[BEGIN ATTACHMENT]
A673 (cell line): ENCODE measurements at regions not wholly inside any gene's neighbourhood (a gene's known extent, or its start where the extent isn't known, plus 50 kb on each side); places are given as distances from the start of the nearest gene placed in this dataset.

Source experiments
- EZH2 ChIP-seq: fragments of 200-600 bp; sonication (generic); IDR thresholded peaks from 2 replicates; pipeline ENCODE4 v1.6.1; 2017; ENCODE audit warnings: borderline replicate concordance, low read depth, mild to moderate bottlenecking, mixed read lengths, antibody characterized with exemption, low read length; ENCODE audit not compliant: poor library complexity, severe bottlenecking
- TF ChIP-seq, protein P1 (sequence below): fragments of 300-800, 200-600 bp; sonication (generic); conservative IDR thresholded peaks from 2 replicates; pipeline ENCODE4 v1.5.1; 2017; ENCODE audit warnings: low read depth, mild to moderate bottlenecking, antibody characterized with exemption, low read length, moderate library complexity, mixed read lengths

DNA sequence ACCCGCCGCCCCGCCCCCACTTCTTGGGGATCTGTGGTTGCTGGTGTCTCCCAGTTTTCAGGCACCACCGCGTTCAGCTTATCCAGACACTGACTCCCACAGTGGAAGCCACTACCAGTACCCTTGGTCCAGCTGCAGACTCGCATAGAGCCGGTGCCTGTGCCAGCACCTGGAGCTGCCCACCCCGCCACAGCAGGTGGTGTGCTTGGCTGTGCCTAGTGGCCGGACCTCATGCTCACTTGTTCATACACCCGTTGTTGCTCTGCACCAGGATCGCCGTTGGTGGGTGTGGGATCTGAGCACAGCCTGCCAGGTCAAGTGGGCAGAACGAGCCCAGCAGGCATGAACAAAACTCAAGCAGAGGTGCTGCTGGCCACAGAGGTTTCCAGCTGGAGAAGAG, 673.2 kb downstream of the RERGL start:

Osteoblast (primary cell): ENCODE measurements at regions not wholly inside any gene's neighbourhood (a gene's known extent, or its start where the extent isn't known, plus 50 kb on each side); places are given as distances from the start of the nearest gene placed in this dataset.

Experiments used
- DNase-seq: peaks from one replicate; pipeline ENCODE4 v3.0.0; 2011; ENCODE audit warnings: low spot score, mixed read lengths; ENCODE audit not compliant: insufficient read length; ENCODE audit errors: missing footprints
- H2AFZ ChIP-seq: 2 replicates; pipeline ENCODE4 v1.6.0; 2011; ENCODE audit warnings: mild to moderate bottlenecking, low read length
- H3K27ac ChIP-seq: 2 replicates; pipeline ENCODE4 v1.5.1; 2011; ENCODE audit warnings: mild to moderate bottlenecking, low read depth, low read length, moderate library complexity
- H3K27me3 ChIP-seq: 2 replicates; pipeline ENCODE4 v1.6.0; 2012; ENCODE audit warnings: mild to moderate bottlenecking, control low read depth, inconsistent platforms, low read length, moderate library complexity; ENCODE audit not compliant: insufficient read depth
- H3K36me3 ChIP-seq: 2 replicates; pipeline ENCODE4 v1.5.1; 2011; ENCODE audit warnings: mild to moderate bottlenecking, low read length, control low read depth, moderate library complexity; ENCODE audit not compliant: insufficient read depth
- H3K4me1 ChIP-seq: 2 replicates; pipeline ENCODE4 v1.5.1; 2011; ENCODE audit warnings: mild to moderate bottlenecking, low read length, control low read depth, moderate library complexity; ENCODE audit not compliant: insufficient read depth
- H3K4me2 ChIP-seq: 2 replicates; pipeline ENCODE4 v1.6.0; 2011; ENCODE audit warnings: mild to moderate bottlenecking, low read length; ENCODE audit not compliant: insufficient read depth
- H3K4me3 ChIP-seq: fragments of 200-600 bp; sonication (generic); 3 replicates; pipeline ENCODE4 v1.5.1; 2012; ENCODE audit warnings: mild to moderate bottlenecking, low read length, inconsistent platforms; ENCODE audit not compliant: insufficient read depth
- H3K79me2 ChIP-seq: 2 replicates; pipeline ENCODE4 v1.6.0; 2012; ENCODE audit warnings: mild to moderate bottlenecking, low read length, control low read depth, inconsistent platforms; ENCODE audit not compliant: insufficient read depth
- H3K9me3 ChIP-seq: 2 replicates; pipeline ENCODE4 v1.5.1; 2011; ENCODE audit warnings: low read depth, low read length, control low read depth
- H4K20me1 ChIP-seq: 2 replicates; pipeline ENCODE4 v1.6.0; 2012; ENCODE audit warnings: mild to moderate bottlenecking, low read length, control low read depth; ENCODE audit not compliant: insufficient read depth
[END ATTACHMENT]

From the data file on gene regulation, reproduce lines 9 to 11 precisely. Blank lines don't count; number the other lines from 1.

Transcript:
- H2AFZ ChIP-seq: 2 replicates; pipeline ENCODE4 v1.6.0; 2011; ENCODE audit warnings: mild to moderate bottlenecking, low read length
- H3K27ac ChIP-seq: 2 replicates; pipeline ENCODE4 v1.5.1; 2011; ENCODE audit warnings: mild to moderate bottlenecking, low read depth, low read length, moderate library complexity
- H3K27me3 ChIP-seq: 2 replicates; pipeline ENCODE4 v1.6.0; 2012; ENCODE audit warnings: mild to moderate bottlenecking, control low read depth, inconsistent platforms, low read length, moderate library complexity; ENCODE audit not compliant: insufficient read depth